Posts By: Edwin Crowe

My Dad Was a Mortician

I remember a friend of mine tell me that thunder was clouds bumping together, he was proud when he told me that; he was also twenty-six. It’s amazing what we believe when told at such a young age.

When I was thirteen, my dad said I was old enough to help him out. My dad was a mortician.

I remembered the sleepless nights in the week leading up to it. The nightmares were horrific, and they never stopped. Before I didn’t know exactly what he did, but I knew it involved dead bodies. I cried, but he said I was a man now, and this was something a man does, I believed him. Read more »

Supply and Demand

It was the day the pigs were going to slaughter, always a somber affair. It’s hard not to get attached to the little buggers. They may look all the same to the untrained eye, but to someone who sees them everyday, each are unique with their own personality. I was going to miss them. Read more »

I am Lucid

I was 12 when I realised I could control my dreams; it was amazing. The first thing I did was fly. A superman’s fist to the sky and I was off. I’d feel the acceleration, the wind against my face, I’d look down at my home town and dive; it was incredible. Read more »

Addiction: A Confession

I sat in my car, and I watched. I had succumbed to the urge. I had listened to that voice in my head for hours, days, years, and again, I found myself stalking. I admit it, I felt excited. I knew it was wrong, but I didn’t care; within the hour I’d be sated and the voice would retreat again, allow me to feel normal. Read more »

Bless me Father, for I Have Sinned

The door to the confessional opened, the light burned my eyes and I squinted. I heard the person sit, and I waited.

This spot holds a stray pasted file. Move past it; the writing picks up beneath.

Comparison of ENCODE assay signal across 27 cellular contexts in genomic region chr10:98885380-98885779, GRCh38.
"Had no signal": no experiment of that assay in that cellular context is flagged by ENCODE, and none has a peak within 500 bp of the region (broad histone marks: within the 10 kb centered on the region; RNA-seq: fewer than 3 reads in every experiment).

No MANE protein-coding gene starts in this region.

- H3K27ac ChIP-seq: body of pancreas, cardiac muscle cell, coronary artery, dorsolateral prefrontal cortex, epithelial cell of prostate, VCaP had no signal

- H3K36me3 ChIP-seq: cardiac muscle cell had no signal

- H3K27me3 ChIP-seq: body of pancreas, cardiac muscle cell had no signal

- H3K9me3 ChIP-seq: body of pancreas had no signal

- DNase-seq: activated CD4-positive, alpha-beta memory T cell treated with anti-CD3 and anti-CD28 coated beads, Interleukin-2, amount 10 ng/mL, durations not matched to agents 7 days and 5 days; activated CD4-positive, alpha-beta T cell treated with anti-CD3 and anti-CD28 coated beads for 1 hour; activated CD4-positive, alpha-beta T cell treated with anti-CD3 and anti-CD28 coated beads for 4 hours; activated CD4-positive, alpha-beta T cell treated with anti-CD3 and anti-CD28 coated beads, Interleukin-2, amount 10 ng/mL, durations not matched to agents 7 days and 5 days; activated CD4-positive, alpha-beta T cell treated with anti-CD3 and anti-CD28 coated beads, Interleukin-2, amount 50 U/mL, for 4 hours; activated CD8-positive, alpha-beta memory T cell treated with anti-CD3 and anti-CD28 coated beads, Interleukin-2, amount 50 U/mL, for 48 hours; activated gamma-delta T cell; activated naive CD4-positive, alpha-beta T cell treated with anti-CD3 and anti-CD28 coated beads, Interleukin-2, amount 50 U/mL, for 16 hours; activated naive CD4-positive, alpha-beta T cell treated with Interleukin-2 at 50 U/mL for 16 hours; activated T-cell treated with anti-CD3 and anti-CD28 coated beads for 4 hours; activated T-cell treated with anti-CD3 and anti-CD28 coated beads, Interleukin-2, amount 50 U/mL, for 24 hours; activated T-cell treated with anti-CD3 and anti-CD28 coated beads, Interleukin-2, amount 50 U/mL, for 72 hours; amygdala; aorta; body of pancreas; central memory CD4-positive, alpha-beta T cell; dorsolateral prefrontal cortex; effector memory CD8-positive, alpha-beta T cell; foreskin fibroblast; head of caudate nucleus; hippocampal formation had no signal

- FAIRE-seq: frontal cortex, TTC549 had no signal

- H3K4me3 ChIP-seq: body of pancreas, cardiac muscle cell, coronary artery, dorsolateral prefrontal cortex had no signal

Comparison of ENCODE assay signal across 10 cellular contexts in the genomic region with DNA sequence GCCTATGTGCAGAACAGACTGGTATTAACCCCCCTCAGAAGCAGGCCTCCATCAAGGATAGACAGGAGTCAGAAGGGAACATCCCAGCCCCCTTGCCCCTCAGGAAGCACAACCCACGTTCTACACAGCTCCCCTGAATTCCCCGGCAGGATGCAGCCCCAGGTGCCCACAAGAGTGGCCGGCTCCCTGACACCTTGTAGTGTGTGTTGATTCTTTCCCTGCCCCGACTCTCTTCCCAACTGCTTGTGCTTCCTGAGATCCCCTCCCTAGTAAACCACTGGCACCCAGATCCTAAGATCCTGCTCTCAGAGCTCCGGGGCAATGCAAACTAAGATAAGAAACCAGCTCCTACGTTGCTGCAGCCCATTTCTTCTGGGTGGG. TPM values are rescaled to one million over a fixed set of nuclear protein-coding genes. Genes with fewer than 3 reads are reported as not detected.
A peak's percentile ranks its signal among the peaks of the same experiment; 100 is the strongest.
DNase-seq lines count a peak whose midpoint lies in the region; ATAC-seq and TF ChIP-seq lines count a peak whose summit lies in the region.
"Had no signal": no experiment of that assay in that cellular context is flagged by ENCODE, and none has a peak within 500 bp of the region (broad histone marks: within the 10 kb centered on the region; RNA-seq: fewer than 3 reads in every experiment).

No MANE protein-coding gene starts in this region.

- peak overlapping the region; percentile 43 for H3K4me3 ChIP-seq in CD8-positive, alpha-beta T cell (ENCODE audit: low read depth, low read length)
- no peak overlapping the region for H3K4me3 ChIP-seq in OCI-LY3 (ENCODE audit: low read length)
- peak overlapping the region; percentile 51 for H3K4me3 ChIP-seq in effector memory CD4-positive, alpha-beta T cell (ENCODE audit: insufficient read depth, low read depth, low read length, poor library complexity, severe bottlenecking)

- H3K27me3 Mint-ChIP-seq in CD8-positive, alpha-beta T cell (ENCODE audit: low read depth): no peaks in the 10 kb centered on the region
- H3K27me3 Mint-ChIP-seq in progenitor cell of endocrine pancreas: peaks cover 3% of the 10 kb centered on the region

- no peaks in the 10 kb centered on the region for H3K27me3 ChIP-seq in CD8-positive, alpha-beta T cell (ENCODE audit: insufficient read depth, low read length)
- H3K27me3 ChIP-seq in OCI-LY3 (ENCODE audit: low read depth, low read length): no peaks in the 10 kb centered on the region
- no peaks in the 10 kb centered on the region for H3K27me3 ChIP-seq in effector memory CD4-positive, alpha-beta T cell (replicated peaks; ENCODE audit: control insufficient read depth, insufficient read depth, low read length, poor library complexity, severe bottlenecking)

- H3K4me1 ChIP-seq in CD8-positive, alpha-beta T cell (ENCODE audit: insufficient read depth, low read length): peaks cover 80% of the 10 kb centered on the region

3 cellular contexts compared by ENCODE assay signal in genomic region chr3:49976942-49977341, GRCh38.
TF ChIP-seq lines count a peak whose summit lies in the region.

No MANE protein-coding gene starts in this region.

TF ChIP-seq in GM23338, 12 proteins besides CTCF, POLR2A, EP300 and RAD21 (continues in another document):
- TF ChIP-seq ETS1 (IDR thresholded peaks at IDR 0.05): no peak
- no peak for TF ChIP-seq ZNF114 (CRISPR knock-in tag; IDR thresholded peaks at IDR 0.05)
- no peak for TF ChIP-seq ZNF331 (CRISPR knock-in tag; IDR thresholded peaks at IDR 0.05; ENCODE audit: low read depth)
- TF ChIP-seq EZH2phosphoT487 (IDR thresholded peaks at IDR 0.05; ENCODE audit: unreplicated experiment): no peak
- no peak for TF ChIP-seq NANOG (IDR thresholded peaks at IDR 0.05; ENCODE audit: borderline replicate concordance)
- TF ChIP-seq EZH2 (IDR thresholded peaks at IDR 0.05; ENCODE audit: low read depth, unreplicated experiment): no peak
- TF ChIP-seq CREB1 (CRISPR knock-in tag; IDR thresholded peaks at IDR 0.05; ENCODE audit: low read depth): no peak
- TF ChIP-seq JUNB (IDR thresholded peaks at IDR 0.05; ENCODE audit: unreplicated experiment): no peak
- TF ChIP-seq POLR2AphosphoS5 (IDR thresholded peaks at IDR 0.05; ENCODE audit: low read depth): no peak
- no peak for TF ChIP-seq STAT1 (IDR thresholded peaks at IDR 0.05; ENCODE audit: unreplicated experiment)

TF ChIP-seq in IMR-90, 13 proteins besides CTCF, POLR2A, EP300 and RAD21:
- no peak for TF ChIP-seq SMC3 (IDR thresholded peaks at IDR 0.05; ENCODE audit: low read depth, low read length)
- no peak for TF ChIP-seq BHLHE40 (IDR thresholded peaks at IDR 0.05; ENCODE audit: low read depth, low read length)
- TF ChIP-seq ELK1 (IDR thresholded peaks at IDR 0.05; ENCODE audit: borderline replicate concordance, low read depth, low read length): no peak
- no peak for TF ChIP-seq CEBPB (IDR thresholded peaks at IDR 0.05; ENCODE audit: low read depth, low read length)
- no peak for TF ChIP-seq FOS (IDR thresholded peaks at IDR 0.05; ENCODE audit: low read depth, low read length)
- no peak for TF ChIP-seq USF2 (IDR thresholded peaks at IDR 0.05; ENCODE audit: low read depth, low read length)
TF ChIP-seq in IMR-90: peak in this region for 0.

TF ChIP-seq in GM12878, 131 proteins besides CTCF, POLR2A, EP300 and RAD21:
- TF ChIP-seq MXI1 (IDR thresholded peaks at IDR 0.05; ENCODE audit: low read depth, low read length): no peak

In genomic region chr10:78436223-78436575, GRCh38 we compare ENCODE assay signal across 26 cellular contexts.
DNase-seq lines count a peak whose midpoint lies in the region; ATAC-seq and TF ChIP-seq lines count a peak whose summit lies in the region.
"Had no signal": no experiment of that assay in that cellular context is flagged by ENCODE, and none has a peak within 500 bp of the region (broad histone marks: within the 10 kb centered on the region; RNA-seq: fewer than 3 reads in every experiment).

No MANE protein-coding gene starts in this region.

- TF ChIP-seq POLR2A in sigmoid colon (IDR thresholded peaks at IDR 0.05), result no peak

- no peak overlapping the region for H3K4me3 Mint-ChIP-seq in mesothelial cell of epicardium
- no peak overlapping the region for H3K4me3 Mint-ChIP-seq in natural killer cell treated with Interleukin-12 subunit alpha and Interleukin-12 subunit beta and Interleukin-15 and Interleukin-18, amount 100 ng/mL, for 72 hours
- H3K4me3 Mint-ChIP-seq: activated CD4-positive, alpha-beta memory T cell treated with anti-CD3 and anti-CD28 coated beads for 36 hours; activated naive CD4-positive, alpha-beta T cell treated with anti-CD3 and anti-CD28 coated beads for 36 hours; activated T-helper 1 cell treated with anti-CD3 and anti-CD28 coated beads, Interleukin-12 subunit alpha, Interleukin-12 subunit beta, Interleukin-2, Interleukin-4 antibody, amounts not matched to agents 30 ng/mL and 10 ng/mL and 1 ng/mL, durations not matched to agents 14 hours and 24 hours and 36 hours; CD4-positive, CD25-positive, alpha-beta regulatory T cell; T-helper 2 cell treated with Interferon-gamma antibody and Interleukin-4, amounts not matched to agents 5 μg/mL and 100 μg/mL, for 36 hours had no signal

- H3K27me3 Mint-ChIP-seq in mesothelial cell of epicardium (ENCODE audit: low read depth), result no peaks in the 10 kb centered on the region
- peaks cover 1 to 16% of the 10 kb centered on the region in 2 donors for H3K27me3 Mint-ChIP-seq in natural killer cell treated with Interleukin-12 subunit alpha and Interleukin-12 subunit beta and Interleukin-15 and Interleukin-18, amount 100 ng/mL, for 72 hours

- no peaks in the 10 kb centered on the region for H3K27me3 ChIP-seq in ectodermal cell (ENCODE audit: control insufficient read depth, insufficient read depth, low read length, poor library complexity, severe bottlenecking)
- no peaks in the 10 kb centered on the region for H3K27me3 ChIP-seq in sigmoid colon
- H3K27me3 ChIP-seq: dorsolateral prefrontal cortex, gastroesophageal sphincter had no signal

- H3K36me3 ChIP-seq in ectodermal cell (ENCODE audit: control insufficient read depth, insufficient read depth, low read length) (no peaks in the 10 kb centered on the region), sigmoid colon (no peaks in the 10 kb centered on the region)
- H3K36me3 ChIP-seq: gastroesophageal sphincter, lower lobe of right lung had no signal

“What have you come to confess, my child,” I said, listening to the heavy breathing in the booth next to me.

“It’s okay, you are among God now.”

“Forgive me father, for I have sinned,” the man’s voice announced. Read more »


As he lay on the wet grass, he woke up confused. Getting his bearings, he rose to his feet. He sweated, he looked nervous; In a panicked state he ran.

He pushed himself through the crowds that lined the main streets, turning left and right, appearing guided, knowing where his destination was. Read more »

A Stranger in a Nightclub

I never meant to stay out all night; it was supposed to be an early night. Just us girls, down the local for a couple of drinks to send me off halfway around the world to start the next chapter of my life. But it didn’t end at 10:30pm when it was supposed to. One drink turned into two, turned into five. Read more »

Invisible Friend

I tossed and turned in bed trying to sleep. I heard mummers from the floor below. I wiped the sweat from my forehead before getting up.

“What is it, honey?” My wife asked.

“I think I can hear Scott talking in his bedroom again,” I responded. Read more »

The Turing Test

I waited for what seemed like hours before I was called in.

“Come on in, Mr Johnson,” the man in the immaculately ironed suit announced.

I was pushed into the over-bright office; a computer sat, waiting for me. Read more »

OCD: Therapy

“How did you get on with the CBT I assigned you last week?” the therapist asked.

“Good,” I replied nervously, knowing it didn’t help shit. I hugged my arms and rubbed them to ground myself.

Read more »

A Fateful Encounter

I saw the outline of a gun tucked under his shirt, signifying he was not as innocent as he looked.

“Come inside and have a sit down, I’m sure whatever’s happened can be worked out. What do you say, son?”

The young man stopped as he thought about my offer before letting go and walking past me into the house.

I sat the cup of coffee down in front of him.

“So boy, do you have a name?”


iquid bubbled around the brain as electricity charged the wires connecting to it.


We watched the screen in anticipation.
“Lieutenant, hit it again. ”

I pressed the charge button again, my jaw dropping as words began to appear on the computer screen.”

On Torchure

Drowning; watching water soak into the fibers of a soft cloth, stuffed violently into a man’s mouth, is memorizing. Something so simple, anybody can do it, but the panic it generates is unbelievable. Don’t try this yourself, I’m a professional, just take my word.


“Ah, Ms Parsons, is it?” the man in the suit asked as he referred to his notes.

“Yes, sir,” I responded, sitting in the chair on the other side of the desk.